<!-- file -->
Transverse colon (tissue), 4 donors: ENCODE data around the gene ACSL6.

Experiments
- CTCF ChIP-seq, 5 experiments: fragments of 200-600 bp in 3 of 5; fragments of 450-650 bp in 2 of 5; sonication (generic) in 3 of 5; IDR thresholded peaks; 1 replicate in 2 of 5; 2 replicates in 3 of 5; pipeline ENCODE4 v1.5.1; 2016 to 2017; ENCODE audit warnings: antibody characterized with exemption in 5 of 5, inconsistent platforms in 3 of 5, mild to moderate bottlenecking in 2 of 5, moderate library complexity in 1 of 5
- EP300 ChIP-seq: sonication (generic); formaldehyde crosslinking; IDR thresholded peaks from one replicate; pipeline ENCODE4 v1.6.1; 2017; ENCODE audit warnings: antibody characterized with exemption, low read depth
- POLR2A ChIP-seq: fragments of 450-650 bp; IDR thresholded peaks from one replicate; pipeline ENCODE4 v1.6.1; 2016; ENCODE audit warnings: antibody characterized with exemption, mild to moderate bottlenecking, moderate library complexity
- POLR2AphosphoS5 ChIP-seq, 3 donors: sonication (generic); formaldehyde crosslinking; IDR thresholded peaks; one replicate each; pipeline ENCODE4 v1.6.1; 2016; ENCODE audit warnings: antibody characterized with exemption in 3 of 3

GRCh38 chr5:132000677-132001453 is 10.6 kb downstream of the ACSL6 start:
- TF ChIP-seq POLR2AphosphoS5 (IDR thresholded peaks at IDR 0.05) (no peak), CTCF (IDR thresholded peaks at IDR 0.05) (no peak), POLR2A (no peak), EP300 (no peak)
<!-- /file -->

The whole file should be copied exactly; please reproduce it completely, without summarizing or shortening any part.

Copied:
Transverse colon (tissue), 4 donors: ENCODE data around the gene ACSL6.

Experiments
- CTCF ChIP-seq, 5 experiments: fragments of 200-600 bp in 3 of 5; fragments of 450-650 bp in 2 of 5; sonication (generic) in 3 of 5; IDR thresholded peaks; 1 replicate in 2 of 5; 2 replicates in 3 of 5; pipeline ENCODE4 v1.5.1; 2016 to 2017; ENCODE audit warnings: antibody characterized with exemption in 5 of 5, inconsistent platforms in 3 of 5, mild to moderate bottlenecking in 2 of 5, moderate library complexity in 1 of 5
- EP300 ChIP-seq: sonication (generic); formaldehyde crosslinking; IDR thresholded peaks from one replicate; pipeline ENCODE4 v1.6.1; 2017; ENCODE audit warnings: antibody characterized with exemption, low read depth
- POLR2A ChIP-seq: fragments of 450-650 bp; IDR thresholded peaks from one replicate; pipeline ENCODE4 v1.6.1; 2016; ENCODE audit warnings: antibody characterized with exemption, mild to moderate bottlenecking, moderate library complexity
- POLR2AphosphoS5 ChIP-seq, 3 donors: sonication (generic); formaldehyde crosslinking; IDR thresholded peaks; one replicate each; pipeline ENCODE4 v1.6.1; 2016; ENCODE audit warnings: antibody characterized with exemption in 3 of 3

GRCh38 chr5:132000677-132001453 is 10.6 kb downstream of the ACSL6 start:
- TF ChIP-seq POLR2AphosphoS5 (IDR thresholded peaks at IDR 0.05) (no peak), CTCF (IDR thresholded peaks at IDR 0.05) (no peak), POLR2A (no peak), EP300 (no peak)